This article provides defines simple structural pattern that underlies all epidemiologic selection biases, which involves conditioning in some way on a variable that is a “collider”, which distinguishes this form of bias from “confounding”. Not all authors embrace this distinction so categorically (cf. Modern Epidemiology 3rd Edition, pages 137 and 194)
Hernán MA, Hernández-Díaz S, Robins JM. A structural approach to selection bias. Epidemiology 2004 Sep;15(5):615-25. PMID: 15308962
Although recognized theoretically, collider stratification bias was assumed to be a relatively weak phenomena (Greenland Epidemiology 2003 May;14(3):300-6). This paper proposed that it was responsible for a reversal in the sign of an association, a paradox that had baffled perinatal epidemiologists for decades.
Hernández-Díaz S, Schisterman EF, Hernán MA. The birth weight “paradox” uncovered? Am J Epidemiol 2006 Dec 1;164(11):1115-20. PMID: 16931543
These authors demonstrate how there can be a harmful exposure that never prevents death in any individual, and yet after some time observing a cohort with deaths due to the exposure, the association measure between exposure and mortality can appear protective.
Flanders WD, Klein M. Properties of 2 counterfactual effect definitions of a point exposure. Epidemiology 2007 Jul;18(4):453-60. Erratum in: Epidemiology. 2008 Jan;19(1):168. PMID: 17473709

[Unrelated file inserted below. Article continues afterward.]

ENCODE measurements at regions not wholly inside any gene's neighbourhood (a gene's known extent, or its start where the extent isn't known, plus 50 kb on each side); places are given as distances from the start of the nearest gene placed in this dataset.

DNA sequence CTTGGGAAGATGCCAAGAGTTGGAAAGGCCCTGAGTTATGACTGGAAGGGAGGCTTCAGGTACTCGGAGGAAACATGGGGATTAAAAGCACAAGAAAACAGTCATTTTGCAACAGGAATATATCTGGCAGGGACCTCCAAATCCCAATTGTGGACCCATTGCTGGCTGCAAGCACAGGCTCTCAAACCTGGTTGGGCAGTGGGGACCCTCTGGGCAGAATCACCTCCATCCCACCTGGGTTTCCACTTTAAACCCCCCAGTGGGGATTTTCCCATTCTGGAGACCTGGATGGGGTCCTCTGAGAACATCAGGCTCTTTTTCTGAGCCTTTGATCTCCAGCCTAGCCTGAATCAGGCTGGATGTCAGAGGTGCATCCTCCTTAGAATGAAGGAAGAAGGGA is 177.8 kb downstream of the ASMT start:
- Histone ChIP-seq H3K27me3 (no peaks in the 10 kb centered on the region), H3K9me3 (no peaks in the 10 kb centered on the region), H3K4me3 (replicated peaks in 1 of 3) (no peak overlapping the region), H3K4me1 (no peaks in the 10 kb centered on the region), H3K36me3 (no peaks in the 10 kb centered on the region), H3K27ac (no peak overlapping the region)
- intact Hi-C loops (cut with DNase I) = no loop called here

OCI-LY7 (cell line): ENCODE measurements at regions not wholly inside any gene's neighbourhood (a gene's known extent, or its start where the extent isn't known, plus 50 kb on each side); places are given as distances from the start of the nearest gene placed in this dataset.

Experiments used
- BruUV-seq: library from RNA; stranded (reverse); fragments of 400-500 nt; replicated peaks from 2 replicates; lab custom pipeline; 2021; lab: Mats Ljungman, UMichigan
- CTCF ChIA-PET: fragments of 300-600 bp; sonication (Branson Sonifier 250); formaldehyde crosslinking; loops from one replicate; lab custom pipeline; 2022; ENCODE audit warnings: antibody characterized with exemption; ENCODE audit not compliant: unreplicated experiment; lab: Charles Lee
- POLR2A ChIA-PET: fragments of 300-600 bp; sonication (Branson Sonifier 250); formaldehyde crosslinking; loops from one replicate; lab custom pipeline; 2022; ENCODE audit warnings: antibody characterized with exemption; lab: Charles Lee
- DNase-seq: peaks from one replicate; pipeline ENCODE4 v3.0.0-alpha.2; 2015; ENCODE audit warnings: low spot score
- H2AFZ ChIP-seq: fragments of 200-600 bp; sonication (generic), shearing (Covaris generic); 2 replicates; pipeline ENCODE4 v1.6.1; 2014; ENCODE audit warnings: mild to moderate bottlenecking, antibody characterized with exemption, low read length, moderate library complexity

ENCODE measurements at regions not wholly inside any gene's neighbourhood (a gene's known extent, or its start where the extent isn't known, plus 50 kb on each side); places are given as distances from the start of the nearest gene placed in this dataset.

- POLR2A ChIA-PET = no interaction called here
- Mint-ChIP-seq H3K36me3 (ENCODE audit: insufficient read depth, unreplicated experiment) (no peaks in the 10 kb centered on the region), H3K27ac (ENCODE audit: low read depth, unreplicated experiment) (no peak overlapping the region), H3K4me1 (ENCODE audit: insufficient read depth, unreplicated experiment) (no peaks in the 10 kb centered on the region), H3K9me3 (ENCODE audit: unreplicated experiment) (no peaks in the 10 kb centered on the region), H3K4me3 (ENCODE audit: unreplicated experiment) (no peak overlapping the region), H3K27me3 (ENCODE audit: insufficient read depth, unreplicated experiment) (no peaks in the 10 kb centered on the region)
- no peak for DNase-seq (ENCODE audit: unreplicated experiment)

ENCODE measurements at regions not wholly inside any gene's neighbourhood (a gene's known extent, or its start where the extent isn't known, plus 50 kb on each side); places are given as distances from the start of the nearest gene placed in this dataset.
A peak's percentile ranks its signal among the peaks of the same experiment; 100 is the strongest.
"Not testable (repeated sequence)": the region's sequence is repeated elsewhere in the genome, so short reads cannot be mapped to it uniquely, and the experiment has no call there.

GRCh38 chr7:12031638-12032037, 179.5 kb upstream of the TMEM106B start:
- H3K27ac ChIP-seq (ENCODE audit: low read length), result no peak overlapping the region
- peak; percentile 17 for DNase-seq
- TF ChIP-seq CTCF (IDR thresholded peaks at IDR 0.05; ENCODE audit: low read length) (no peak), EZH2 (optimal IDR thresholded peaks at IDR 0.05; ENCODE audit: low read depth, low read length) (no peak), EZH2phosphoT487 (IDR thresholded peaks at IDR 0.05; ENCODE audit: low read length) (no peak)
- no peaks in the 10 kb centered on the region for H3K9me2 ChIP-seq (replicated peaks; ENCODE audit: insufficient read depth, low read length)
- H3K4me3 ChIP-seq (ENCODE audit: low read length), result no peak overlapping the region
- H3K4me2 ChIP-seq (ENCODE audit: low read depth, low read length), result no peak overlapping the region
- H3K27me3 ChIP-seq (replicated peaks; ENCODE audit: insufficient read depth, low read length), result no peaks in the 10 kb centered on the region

Smokers are observed to have a lower incidence of cognitive decline, but this occurs because smokers have a higher mortality rate, and dead people don’t experience cognitive changes. These authors use inverse probability of censoring weights to correct for this bias, such that although smokers are observed to have less cognitive decline, they actually have more decline than non-smokers in adjusted analyses.
Weuve J, Tchetgen Tchetgen EJ, Glymour MM, Beck TL, Aggarwal NT, Wilson RS, Evans DA, Mendes de Leon CF. Accounting for bias due to selective attrition: the example of smoking and cognitive decline. Epidemiology 2012 Jan;23(1):119-28. PMID: 21989136
The obesity paradox: understanding the effect of obesity on mortality among individuals with cardiovascular disease
Another longstanding epidemiologic paradox is the observation that although obesity is generally associated with higher mortality, it appears protective in those who are diagnosed with a chronic disease. These authors propose collider stratification bias as an important mechanism contributing to this observation.
In yet another real-world application of this phenomenon, these authors demonstrate powerful selection bias in a genetic association study, demonstrating the necessity of choosing covariates based on a causal model, rather than through any kind of automated or statistical criterion.
Day FR, Loh PR, Scott RA, Ong KK, Perry JR. A Robust Example of Collider Bias in a Genetic Association Study. Am J Hum Genet. 2016 Feb 4;98(2):392-3. PMID: 26849114